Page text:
As the ice begins to melt on our streams and rivers, ducks and other birds are taking advantage of the newly opened fishing grounds. Recently, wildlife photographer Sharon Fiedler showed me a spot in Orrington where ducks like to hang out, but by the time we arrived there, it was too dark to make out what birds were swimming in the water, let alone take good photos.
So a few days later, I returned to the spot with my boyfriend H.B. (hiking buddy) Derek and our dog Oreo, who we politely asked to remain in the car. (We walked him later, at a less duck-filled location.)
I crept up a snowbank and lo and behold — buffleheads! Or so I thought. I was wrong. Later, I checked the Cornell Lab of Ornithology website and found that I had actually been photographing hooded mergansers. Both birds have oddly shaped heads, but they actually look quite different. I have a lot to learn.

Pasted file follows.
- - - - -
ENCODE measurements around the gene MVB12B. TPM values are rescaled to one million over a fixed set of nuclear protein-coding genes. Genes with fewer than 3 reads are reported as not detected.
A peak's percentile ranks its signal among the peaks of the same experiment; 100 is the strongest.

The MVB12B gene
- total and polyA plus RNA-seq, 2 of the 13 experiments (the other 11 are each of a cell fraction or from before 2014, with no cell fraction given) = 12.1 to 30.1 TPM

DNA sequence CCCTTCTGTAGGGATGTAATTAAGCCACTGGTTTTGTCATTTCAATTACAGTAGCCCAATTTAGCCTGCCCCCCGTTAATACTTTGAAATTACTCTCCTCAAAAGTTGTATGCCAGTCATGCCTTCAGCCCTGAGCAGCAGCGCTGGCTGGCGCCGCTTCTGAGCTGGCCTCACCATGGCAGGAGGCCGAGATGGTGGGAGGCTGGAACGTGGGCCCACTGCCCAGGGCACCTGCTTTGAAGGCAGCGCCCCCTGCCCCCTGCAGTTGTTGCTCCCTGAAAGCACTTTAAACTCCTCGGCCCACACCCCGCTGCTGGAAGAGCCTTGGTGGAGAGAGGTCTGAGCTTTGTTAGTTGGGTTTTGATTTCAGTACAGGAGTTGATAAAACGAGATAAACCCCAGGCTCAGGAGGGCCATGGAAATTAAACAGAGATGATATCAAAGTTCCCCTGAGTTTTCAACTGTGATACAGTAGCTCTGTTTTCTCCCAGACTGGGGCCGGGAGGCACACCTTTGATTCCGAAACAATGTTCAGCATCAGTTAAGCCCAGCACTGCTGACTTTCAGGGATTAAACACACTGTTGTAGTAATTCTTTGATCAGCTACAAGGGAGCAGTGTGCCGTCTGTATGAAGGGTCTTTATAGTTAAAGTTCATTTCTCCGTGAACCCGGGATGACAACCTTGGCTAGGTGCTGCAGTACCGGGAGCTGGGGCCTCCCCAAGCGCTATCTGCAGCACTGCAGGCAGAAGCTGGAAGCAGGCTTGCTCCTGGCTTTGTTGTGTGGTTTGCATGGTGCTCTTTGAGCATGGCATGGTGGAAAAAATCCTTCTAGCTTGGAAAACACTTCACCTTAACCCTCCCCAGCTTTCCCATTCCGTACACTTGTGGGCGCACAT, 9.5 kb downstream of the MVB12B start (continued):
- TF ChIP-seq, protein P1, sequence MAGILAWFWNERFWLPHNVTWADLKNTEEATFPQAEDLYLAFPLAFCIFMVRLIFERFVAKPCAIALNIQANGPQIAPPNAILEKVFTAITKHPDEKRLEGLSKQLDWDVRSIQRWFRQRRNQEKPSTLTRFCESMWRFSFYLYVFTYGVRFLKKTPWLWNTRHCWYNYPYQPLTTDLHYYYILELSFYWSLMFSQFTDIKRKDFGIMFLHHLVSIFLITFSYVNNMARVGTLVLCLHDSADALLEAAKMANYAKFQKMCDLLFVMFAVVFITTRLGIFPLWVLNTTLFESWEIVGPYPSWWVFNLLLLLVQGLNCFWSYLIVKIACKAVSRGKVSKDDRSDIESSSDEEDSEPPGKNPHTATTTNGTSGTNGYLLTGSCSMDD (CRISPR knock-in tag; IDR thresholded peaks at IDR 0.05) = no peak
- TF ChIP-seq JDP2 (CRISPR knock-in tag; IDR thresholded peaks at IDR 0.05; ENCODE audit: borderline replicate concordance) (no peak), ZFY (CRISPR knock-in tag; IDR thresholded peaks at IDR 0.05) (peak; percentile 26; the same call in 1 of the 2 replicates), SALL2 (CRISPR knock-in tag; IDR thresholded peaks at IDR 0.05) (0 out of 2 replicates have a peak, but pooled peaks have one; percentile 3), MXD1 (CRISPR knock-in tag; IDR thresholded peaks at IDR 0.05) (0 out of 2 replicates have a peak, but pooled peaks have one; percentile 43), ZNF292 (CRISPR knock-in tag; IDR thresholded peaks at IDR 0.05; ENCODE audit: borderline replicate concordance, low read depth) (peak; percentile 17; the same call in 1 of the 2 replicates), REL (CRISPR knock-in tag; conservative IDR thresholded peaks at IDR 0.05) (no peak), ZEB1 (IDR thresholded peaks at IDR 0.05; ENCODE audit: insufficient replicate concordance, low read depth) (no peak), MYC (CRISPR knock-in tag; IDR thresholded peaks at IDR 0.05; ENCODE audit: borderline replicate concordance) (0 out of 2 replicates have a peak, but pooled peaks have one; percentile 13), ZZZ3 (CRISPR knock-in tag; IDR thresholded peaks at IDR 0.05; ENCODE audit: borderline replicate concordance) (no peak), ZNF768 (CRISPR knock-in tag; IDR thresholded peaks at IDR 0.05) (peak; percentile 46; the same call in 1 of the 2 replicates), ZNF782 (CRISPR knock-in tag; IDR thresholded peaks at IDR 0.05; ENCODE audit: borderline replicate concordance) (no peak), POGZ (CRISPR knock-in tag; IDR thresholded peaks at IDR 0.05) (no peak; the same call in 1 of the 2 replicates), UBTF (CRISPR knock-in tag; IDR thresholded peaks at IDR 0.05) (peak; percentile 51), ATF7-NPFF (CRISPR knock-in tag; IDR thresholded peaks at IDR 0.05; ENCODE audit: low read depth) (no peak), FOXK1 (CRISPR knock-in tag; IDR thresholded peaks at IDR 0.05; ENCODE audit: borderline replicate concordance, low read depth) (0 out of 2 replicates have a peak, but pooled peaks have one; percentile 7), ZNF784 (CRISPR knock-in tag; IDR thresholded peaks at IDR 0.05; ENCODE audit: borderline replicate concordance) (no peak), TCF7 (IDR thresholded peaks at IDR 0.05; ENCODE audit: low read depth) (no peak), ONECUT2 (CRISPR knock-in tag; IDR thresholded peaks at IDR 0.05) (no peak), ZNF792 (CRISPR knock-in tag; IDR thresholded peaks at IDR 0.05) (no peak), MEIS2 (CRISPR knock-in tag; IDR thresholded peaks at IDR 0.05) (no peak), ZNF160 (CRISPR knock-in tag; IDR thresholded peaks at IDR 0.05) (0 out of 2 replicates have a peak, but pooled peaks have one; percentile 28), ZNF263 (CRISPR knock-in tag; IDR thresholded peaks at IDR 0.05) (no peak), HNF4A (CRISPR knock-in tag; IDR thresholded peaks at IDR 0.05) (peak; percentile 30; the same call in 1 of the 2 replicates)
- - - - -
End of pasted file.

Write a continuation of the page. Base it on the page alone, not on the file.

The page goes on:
In the photos below, the birds with large white and black crests are male hooded mergansers, and the brown birds, which have much smaller crests, are female hooded mergansers. When courting a female, the males “raise their crests, expanding the white patch, often while shaking their heads. Their most elaborate display is head-throwing, in which they jerk their heads backwards to touch their backs, with crests raised, while giving a froglike croak. Females court by bobbing their heads and giving a hoarse gack,” according to the Cornell Lab of Ornithology.
I also managed to photograph two common goldeneyes, which were swimming a bit farther from my vantage point. Goldeneyes have bright golden eyes. A male goldeneye has a black heads with a white patch in front of each eye, a black bill, white body and black and grey wings. A female bufflehead has a brown head and no patch in front of the eye.
One cool thing I read about goldeneyes: “The eyes of a Common Goldeneye are gray-brown at hatching. They turn purple-blue, then blue, then green-blue as they age. By five months of age they have become clear pale green-yellow. The eyes will be bright yellow in adult males and pale yellow to white in females.” — Cornell Lab of Ornithology.